Helios on Sila-Nunam: What is it that you need, in your heart of hearts? What brings you to life, restoring your soul each day? What keeps you going? Well, that is exactly what this week’s Asteroid seeks to show you!
The Astronomy: 79360 Sila–Nunam is a double cold classical Kuiper belt object (cubewano) with components of almost equal size, orbiting beyond Neptune in the Solar System. The name of the system is the combined names of the two bodies, Sila and Nunam. It orbits very close to 4:7 mean-motion resonance with Neptune. In 2010, thermal flux from Sila–Nunam in the far-infrared was measured by the Herschel Space Telescope. As a result, its size, while it was assumed to be a single body, was estimated to lie within the range 250 to 420 km (155 to 260 mi). Now that it is known to be a binary system, one body 95% the size of the other, the diameters are estimated to be 243 and 230 kilometers (151 and 143 mi). Sila–Nunam is very red in visible light and has a flat featureless spectrum in the near-infrared.There are no water ice absorption bands in its near-infrared spectrum, which resembles that of Ixion. Sila–Nunam experiences periodic changes in brightness with the full period, which is equal to the orbital binary period. The light curve is double peaked with the secondary period equal to the half of the full period. The rotation of both components of the system is synchronously locked with the orbital motion and both bodies are elongated with their long axes pointing to each other. From 2009 to 2017 Sila–Nunam will experience mutual occultation events. Their albedo is about 9%. They orbit at a distance of 2,777 ± 19 km (1,726 ± 12 mi) every 12.51 days. Each has apparently been resurfaced with ejecta from impacts on the other.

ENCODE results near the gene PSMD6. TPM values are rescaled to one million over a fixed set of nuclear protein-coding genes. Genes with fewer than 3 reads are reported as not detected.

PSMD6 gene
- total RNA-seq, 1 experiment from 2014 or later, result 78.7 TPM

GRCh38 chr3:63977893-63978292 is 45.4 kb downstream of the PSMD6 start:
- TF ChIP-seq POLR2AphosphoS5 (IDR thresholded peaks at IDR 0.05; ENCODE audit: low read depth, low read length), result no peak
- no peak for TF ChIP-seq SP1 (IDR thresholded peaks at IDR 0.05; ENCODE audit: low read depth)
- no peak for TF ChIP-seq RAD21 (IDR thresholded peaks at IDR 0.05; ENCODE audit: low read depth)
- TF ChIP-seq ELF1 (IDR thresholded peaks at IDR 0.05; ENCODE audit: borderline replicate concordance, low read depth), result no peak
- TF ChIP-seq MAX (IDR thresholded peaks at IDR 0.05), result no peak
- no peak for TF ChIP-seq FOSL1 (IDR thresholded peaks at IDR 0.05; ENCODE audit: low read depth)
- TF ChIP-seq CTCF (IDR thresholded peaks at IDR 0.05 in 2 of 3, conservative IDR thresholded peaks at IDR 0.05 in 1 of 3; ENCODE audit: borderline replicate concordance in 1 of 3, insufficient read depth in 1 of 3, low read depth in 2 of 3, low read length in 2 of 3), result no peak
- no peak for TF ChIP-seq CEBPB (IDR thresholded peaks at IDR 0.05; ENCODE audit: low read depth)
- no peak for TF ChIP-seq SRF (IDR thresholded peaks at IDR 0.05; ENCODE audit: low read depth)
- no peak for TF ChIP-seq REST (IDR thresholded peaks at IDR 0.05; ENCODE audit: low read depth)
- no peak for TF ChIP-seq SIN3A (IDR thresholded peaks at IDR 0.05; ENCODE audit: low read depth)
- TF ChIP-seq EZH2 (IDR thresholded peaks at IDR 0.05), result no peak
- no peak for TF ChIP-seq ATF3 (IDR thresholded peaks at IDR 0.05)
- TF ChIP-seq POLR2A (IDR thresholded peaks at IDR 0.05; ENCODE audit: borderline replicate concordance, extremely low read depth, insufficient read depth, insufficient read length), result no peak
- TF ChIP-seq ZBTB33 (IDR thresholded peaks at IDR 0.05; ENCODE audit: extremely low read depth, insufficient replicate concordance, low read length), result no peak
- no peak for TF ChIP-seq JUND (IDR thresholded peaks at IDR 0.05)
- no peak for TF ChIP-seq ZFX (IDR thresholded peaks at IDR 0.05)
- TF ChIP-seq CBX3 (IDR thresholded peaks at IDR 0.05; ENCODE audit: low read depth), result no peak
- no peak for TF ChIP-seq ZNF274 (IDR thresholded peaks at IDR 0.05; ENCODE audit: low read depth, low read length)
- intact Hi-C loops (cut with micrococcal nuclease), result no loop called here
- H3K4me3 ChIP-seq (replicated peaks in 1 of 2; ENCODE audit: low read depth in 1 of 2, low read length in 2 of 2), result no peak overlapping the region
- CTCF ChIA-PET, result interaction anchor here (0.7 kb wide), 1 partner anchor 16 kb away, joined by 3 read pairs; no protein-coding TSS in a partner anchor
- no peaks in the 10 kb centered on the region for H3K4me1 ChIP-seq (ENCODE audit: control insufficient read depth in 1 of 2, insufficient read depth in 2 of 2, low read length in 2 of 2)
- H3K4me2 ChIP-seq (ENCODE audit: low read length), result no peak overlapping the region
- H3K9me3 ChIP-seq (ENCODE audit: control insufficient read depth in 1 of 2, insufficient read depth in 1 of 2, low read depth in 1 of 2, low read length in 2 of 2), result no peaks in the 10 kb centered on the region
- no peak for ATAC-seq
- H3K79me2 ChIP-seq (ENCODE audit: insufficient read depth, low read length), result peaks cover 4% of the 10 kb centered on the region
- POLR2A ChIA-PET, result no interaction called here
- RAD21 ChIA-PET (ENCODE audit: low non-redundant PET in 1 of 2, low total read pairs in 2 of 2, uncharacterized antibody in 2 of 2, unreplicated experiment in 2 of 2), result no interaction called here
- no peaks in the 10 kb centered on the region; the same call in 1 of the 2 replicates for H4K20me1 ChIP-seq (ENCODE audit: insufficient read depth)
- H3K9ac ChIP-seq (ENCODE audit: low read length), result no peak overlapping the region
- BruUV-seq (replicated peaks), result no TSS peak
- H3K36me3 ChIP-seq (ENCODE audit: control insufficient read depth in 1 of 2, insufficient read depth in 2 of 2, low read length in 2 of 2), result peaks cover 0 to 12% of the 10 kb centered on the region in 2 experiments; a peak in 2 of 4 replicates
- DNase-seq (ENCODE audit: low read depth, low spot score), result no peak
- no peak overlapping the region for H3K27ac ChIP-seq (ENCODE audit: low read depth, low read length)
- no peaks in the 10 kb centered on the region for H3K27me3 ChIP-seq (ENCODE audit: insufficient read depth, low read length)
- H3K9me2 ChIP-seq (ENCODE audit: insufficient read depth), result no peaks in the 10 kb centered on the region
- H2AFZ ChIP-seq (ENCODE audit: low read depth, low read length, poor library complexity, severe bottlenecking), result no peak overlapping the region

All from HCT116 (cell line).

The Myth: Sila was the Inuit god of the weather and of the animating life-force, frequently manifested as the winds, which were looked on as the “breathing of the world.” For this reason, he was also the deity governing the breathing of humans and animals, since breath flows like wind in and out of us all. The life force was said to come from Sila and flow back into Sila after death, and then, through the lesser deities, was eventually sent back into the world via reincarnation. Because singing, humming, and tale-spinning are also done with the breath Sila was also seen as the god of songs, tales, music and other creative inspiration. In addition, it was through him that shamans ultimately derived their powers. Intuitive warnings, especially on the part of children, were said to be the whisperings of Sila. The nagging of one’s conscience was also attributed to Sila. This god was said to be always with us but always far away. Sila sculpted the first humans from wet sand and breathed life into them. Bad weather like wind, blizzards, etc was caused by Sila punishing humanity for violating taboos and the God would inflict disease on anyone guilty of mistreating game animals. If someone suffering from disease was appealing to Sila to heal them they would need to abandon all their earthly possessions and go off in solitude. Once possessed of nothing but their “breath soul” Sila would consider healing them. Breath souls and the animating life force came from Sila, free souls from the goddesses Nunam, Pukimna and Sedna. Sila creates snow by carving walrus tusks, and the shavings fall to the Earth as snow. The few times Sila was depicted he was clean-shaven but with long, flowing hair. He wore his coat open, exposing his bare chest, signifying his imperviousness to the elements he commanded.